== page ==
The atomic nucleus: fissile liquid or molecule of life?

The atomic nucleus: fissile liquid or molecule of life?
Probability density for the presence of neutrons and protons predicted for the neon-20 nucleus. It can be seen that this is not homogeneous: the neutrons and protons are distributed in clusters. © Jean-Paul Ebran/CEA

A new view of the nucleus that unifies its liquid and molecule-like aspects has been put forward by a team of researchers from France.  By making an analogy with neutron stars, the researchers have for the first time demonstrated one of the necessary conditions for the formation of molecule-like behavior within the atomic nucleus.  Such molecule-like behavior makes it possible to understand the synthesis of elements that are key to the appearance of life.  The work is published in Nature on July 19, 2012. 

The is generally described as a drop of quantum with a diameter of around a million billionth of a meter.  In particular, such liquid-like behavior explains nuclear fission, and applies especially to heavy nuclei, i.e. nuclei that contain a large number of nucleons (neutrons and ).   On the other hand, light nuclei can behave like tiny '', or clusters, made up of neutrons and protons within the nucleus.  This molecular aspect makes it possible to understand the stellar synthesis of carbon-12 and other heavier elements necessary for the appearance of life.

Until now, both the 'molecule-nucleus' and the 'liquid-nucleus' views coexisted.  Now, a team from the Institut de Physique Nucléaire d’Orsay (Université Paris-Sud) and from CEA (the French Atomic Energy Commission), in collaboration with the University of Zagreb, proposes a unified view of these two aspects. By solving quantum physics equations on the scale of the nucleus (in particular the Schrödinger equation), the researchers have demonstrated that, although a light nucleus can show molecule-like behavior (tending towards the ), heavier nuclei take on a liquid-like behavior.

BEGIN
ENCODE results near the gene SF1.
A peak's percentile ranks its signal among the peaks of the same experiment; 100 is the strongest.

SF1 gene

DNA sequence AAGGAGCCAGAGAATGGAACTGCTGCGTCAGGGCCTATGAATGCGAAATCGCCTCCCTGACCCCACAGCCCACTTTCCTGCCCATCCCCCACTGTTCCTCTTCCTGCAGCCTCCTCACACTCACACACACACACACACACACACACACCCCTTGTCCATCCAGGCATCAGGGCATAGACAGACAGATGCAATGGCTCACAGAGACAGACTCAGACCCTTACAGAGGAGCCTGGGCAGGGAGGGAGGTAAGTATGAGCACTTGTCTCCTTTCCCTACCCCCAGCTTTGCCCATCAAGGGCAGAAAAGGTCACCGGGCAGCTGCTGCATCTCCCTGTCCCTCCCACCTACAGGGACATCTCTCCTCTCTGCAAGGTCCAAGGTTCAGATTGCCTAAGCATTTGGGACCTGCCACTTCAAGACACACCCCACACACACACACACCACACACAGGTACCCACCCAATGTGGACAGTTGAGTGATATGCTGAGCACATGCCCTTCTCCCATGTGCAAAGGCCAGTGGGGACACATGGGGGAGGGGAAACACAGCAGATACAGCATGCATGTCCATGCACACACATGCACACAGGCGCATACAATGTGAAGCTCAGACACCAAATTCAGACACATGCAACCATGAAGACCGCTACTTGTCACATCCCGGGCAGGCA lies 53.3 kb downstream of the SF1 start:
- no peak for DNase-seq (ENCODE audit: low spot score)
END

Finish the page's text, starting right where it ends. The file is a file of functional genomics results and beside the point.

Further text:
To establish this new theory, the physicists took inspiration from neutron stars1. The deeper you go inside a neutron star, the more you pass from a crystalline medium to a liquid medium. Thanks to this analogy, the physicists identified a mechanism of transition from the liquid to the crystalline state in the nucleus.  When the interactions between neutrons and protons are not strong enough to fix them within the nucleus, the latter is in a quantum-liquid type state where protons and neutrons are delocalized.

Conversely, in a crystalline state, neutrons and protons are fixed at regular intervals within the nucleus.  The nuclear molecule is interpreted as being an intermediate state between a quantum liquid and a crystal.  In the long term, the aim is to attain a unified understanding of the various states of the .

More information: “How atomic nuclei cluster”, J.-P. Ebran, Elias Khan, T Nikšić and D. Vretenar, Nature, 19 July 2012.

Journal information: Nature

Provided by CNRS

Citation: The atomic nucleus: fissile liquid or molecule of life? (2012, July 30) retrieved 21 March 2023 from
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